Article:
Sicilian housewives do. They iron all their towels and underpants as well, apparently.
My mother-in-law, aka The Godmother, dropped in yesterday afternoon. Despite our tense relationship, we have found an uneasy truce, based on the fact that she finds ironing so relaxing she is willing to do mine when she has run out of her own.
My own idea of relaxing is to eat chocolates and drink red wine while watching TV, but The Godmother doesn’t let me relax while she is busy relaxing. She assigns me tasks.
Yesterday, she decided to teach me how to iron properly for myself. Using her iron.
First she made me gather up the dry laundry. I pottered about sorting it into two heaps; one Mount Everest of things that needed ironing; and a Mount Etna that I could fold and put away.
The Godmother popped over to check, and pointed out that I had committed another of my gross domestic blunders. Everything needs ironing!
“What, even towels?” I dared to ask.
The Godmother thought I was just saying this to make her laugh.
She rolled up her sleeves.
“I’ll show you the best way to iron,” she offered enthusiastically. “I have a personal ironing technique which can flatten anything.” She picked up all the clothes and reunited them into a single heap.
I wondered whether to tell her that in England we avoid ironing our jeans because the few people who walk round with a crease down the front of a pair of Levi’s are simply marking themselves out as illegal immigrants, indeed, that in England we think people who iron their jeans or T-shirts are sick and wrong, and must be stopped. I also wondered what she would think if I told her there was no need to iron her son’s pants because he pressed them nice and flat himself with the warmth of his own buttocks as soon as he put them on. If I were a braver person I might also have mentioned that I preferred his pyjamas nice and wrinkly and, really, I was the only person he was supposed to impress when dressed in them.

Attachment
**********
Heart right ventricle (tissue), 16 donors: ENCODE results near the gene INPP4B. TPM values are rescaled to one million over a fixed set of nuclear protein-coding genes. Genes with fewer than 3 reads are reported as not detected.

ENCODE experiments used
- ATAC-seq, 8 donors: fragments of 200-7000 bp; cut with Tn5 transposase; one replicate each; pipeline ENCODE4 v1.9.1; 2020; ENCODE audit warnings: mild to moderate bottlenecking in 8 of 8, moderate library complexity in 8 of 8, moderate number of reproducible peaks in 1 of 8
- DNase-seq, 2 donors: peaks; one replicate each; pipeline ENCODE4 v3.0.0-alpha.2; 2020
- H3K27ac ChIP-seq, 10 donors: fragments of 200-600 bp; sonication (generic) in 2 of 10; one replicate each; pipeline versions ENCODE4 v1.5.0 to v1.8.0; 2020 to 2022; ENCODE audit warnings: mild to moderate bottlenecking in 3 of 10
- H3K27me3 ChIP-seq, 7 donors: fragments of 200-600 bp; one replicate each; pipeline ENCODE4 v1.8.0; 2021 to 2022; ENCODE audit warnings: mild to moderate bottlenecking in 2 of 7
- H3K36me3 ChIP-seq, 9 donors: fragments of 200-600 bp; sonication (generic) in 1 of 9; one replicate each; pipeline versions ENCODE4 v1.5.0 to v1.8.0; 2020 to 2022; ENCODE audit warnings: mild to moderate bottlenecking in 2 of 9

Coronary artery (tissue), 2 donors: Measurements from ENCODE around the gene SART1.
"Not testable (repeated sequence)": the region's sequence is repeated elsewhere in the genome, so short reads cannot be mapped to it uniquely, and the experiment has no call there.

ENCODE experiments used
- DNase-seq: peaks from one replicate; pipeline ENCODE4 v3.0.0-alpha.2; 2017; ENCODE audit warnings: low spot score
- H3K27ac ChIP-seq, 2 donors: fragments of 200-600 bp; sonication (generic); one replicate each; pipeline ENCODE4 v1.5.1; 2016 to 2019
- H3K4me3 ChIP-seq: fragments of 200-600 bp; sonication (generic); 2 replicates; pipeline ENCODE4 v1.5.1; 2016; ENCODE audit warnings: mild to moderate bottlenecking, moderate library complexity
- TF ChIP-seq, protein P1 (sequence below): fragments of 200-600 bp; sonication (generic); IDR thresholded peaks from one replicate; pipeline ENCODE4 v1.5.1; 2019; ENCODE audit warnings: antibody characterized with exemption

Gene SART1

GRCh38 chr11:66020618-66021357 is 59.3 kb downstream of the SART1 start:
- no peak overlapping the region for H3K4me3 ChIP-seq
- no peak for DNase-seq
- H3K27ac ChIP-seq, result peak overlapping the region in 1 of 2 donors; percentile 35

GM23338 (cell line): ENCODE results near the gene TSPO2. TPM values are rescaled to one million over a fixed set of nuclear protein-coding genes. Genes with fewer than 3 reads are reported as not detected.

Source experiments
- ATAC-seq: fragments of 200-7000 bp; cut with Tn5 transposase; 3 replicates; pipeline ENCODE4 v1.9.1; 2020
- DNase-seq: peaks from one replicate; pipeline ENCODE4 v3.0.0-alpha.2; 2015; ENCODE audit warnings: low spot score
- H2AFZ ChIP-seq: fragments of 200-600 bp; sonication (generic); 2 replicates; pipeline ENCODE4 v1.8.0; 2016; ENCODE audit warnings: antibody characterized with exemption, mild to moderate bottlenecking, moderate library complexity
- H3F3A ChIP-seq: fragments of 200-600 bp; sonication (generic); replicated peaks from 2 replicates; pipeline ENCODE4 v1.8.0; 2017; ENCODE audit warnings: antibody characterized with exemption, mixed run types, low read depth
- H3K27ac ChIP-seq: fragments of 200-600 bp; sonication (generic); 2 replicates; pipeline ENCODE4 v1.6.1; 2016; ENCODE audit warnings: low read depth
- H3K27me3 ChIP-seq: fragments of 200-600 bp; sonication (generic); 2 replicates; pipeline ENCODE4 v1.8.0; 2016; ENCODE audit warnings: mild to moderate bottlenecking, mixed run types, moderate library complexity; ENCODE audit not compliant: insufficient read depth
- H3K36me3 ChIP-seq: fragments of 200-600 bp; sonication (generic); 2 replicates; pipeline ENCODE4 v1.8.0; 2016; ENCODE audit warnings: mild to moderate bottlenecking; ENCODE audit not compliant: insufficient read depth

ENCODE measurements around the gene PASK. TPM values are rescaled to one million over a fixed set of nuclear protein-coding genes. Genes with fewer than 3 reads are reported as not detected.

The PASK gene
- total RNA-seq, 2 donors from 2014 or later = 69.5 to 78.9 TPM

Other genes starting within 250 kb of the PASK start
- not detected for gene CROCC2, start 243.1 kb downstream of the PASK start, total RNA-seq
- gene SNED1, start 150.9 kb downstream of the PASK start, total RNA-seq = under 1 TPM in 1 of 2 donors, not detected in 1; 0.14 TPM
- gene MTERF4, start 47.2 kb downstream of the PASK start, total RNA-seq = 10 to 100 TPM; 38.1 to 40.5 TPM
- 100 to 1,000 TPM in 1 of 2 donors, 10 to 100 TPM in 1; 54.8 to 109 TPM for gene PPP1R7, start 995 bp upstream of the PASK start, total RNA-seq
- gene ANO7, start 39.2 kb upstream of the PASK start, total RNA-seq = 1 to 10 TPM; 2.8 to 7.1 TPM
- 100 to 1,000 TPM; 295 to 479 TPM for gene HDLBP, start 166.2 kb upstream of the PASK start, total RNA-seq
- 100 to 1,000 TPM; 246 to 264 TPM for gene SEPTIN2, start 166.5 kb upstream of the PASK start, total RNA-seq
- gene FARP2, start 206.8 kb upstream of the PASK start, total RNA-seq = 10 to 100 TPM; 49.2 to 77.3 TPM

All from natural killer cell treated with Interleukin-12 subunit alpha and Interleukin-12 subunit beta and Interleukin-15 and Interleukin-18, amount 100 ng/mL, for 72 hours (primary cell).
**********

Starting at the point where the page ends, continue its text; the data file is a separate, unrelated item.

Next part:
In the end, I was afraid to tell her, so I remained silent.
When I was a financial analyst, I calmly met the directors of listed companies which had revenues of millions of pounds a day, and I was not afraid to tell them they were making mistakes in the way they ran their companies and should change a lot of things. If I believed a man was not handling his assets to their best advantage, I set him straight. If I thought someone’s gross margin was pathetic, I said so.
Now, as an apprentice Sicilian housewife, I was standing opposite The Godmother and she was telling me to iron her son’s underpants, and I was too scared to say no. I obeyed.
The Godmother should not really be frightening as a person. She is about a foot shorter than me (albeit two feet wider) and she is old and wrinkly as well. It is just that she has eyes that look as if she could make streaks of lightning come flashing out of them at will, and reduce any adversary who refuses to wash their face again, and do it properly this time, to a smoking heap of ashes. And those shovel hands of hers were simply created for spanking. I am quite sure one solid slap on the botty, from her, could actually send a fully grown male, even one who routinely eats frittola, into low earth orbit.
(By the way, for an explanation of frittola, click here:
Her patented ironing technique involved heating the iron to a temperature that could smelt many types of metal ore, and then release a full litre of water vapour into the atmosphere, via the fibres of the offending wrinkly garment, with each push of the ‘steam’ button.